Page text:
Bibliography:

  • Borchardt, Rudolf, Virgilio, hrsg. Gianbiagio Conte, Vivetta Vivarelli, Pisa, Edizioni della Normale, 2016.
  • Burck, Erich, Vergils Aeneis, in Das romische Epos, Darmstadt, 1979, 51-119.
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  • Coste,Didier, « Rewriting, Literariness, Literary History », Revue LISA/LISA e-journal [En ligne], Vol. II - n°5 | 2004, mis en ligne le 02 novembre 2009, consulté le 24 juin 2017. URL : http://lisa.revues.org/2893 ; DOI : 10.4000/lisa.2893 
  • Curtius, Ernst Robert, Rudolf Borchardt über Vergil, in Ders., Kritische Essays zur europäischen Literatur, Bern-Munchen, 1954.
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  • Ders. Vergils Aeneis als augusteische Dichtung, in Von Göttern und Menschen erzählen: Formkonstanzen und Funktionswandel vormoderner Epik, hrsg. Jörg Rüpke, Franz Steiner, Stuttgart, 2001, 65-89.
  • Schmitzer, Ulrich, Das Abendland braucht keinen Vater mehr: Vergils Aeneis auf dem Weg in die Vergessenheit, Originalveröffentlichung in: Aleida Assmann (Hg.), Vergessene Texte der Weltliteratur, Konstanz 2004, 235-263.
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  • Strauss, Botho,  Anschwellender Bocksgesang (erweiterte Fassung). In: Der Pfahl. Jahrbuch aus dem Niemandsland zwischen Kunst und Wissenschaft, Nr. VII, 1993. S. 9 - 25; ebenso in: Schwilk, Heimo; Schacht, Ulrich (Hrsg.): Die selbstbewußte Nation. “Anschwellender Bocksgesang” und weitere Beiträge zu einer deutschen Debatte. Frankfurt / Main - Berlin, 1994. S. 19 - 40.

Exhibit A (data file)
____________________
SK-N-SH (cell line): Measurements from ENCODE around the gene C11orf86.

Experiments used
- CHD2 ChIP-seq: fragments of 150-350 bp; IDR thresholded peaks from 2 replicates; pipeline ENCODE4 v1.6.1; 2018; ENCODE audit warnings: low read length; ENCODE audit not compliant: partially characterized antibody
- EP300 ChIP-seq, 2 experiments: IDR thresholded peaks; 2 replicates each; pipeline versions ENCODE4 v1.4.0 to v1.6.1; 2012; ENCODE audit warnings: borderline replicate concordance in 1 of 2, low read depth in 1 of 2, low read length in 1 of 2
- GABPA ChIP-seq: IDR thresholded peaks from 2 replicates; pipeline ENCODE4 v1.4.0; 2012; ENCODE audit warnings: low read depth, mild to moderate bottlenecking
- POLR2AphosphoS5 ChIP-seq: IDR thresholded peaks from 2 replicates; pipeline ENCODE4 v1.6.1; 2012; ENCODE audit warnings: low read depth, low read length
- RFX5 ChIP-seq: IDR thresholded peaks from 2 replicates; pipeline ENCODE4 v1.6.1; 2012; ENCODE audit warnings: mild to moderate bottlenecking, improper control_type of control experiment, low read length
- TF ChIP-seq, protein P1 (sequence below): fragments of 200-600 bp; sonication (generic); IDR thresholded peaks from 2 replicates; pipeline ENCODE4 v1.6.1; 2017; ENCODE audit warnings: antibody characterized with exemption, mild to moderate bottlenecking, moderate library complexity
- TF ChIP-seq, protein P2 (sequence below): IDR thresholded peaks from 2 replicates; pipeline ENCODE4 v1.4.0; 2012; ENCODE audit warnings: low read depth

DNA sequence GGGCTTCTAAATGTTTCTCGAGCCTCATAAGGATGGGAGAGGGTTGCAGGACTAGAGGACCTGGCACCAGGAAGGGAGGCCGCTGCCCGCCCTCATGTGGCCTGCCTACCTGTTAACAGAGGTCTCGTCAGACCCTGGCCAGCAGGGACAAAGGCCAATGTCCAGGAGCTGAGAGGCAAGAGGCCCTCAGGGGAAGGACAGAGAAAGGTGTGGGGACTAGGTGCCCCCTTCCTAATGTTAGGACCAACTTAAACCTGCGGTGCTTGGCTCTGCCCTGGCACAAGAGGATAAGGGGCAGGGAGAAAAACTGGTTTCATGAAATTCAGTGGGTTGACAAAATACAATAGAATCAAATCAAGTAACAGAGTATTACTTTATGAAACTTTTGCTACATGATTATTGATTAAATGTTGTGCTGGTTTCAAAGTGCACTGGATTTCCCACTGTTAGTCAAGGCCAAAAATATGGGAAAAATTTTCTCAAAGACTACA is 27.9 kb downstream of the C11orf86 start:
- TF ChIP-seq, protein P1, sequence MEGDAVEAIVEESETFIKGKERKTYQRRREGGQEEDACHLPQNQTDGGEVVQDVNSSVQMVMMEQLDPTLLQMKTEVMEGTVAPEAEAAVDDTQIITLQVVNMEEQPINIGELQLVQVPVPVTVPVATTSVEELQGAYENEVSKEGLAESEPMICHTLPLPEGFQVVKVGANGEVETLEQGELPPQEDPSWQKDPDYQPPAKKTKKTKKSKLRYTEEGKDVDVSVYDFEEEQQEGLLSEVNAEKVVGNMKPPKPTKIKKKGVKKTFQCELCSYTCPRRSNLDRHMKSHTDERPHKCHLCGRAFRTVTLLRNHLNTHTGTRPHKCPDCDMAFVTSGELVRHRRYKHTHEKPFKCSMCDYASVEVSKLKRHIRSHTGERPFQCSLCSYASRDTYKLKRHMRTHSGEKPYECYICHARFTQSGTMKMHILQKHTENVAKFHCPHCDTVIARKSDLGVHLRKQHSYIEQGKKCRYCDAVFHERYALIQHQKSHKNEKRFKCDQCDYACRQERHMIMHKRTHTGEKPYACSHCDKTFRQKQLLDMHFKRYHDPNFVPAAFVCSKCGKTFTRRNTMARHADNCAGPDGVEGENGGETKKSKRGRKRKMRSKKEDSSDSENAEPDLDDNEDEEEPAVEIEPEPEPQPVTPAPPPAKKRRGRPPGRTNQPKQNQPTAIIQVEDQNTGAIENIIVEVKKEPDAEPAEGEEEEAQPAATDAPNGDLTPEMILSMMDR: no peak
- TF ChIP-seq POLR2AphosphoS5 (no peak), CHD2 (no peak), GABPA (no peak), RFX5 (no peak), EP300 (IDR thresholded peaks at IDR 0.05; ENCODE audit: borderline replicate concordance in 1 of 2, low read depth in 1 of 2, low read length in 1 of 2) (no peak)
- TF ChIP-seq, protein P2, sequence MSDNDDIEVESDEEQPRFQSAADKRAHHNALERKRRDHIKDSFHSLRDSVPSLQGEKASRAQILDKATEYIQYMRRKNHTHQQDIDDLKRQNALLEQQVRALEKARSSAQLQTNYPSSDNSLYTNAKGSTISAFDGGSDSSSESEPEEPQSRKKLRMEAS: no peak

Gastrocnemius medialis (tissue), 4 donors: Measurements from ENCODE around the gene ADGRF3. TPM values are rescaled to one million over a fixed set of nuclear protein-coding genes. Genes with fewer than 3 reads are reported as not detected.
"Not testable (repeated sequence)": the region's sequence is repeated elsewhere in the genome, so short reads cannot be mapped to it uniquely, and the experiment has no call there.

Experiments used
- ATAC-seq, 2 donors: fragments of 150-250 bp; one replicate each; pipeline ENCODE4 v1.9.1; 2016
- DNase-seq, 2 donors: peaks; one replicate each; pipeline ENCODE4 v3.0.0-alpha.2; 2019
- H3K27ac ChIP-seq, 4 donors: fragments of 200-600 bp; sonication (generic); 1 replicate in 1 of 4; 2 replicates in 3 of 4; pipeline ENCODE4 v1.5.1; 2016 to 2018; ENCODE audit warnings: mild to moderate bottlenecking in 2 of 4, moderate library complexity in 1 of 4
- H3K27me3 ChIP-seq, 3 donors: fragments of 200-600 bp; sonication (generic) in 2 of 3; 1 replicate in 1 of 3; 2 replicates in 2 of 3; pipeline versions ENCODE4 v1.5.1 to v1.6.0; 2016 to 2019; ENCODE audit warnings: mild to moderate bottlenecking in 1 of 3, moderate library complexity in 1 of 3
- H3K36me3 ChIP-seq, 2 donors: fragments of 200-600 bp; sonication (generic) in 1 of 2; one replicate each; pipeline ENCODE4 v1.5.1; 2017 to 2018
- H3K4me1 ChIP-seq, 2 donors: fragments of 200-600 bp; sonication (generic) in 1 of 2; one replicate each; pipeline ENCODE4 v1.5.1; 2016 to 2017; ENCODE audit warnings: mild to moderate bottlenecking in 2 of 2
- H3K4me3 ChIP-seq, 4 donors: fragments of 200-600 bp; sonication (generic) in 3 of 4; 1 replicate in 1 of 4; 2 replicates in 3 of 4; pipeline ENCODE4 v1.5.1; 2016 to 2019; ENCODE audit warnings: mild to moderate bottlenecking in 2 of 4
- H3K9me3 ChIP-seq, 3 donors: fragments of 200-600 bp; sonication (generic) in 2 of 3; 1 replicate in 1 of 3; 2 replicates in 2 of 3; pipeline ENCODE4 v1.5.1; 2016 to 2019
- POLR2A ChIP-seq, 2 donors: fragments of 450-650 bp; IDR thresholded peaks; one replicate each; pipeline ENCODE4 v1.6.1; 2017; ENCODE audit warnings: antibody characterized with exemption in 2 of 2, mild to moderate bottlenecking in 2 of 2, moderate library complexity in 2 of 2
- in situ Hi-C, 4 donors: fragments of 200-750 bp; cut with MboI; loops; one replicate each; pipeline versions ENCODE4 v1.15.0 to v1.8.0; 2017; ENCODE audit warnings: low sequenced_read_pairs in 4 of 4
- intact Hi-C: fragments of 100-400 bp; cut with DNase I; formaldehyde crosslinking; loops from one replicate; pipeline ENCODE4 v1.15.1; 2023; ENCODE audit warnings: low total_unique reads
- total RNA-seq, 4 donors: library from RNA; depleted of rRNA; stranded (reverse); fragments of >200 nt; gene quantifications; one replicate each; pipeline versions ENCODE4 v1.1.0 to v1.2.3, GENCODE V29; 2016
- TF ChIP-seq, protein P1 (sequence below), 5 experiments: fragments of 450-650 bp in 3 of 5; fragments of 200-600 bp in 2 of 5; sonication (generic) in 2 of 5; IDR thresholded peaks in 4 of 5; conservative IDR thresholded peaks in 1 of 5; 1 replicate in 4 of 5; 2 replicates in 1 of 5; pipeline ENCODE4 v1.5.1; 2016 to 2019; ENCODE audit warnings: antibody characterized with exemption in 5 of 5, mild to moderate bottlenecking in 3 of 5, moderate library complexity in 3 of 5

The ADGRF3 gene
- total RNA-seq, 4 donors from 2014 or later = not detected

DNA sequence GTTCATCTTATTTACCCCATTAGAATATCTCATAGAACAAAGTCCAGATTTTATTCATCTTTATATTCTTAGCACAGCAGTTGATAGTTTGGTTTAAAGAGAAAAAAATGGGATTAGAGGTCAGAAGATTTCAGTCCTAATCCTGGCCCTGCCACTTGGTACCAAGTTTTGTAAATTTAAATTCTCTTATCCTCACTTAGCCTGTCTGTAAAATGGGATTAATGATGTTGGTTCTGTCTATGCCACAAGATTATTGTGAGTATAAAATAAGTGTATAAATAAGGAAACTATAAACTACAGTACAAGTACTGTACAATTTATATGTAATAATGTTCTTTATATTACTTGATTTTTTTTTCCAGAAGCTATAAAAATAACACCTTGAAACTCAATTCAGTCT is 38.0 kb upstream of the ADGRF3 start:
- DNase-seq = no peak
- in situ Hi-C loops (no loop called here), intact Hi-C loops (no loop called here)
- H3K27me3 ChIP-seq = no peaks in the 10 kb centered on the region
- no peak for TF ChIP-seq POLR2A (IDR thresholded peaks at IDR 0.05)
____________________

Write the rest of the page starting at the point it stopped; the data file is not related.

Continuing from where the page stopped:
• White, Hayden, Metahistory: The Historical Imagination in Nineteenth-Century Europe Baltimore, Johns Hopkins University Press, 1973.
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  • Wlosok, Antonie, Der Held als Ärgernis: Vergils Aeneas, Öffentlicher Vortrag, gehalten im Rahmen der Reihe 'Universität im Rathaus' am 17.12.1981 im Rathaus der Stadt Mainz.

[1]Domenichelli, Mario, Il polemos sul canone letterario europeo all’inizio del terzo millennio. Colonizzazioni,decolonizzazioni, postcolonizzazioni, migrazioni, ibridazioni culturali, Accessed 10/05/2017, http://diazilla.com/doc/575830/mario-domenichelli--versione-del-testo-con-evidenziazione.

[2] Williams, Raymond, Marxism and Literature, Oxford, Oxford University Press, 1977.

[3] Borchardt, Rudolf, Virgilio, hrsg. Gianbiagio Conte , Vivetta Vivarelli, Pisa, Edizioni della Normale, 2016.

[4] Ibidem, p. 20.

[5] Spivak, Gayatri Chakraworty, Death of a Discipline, New York, Columbia University Press, 2003.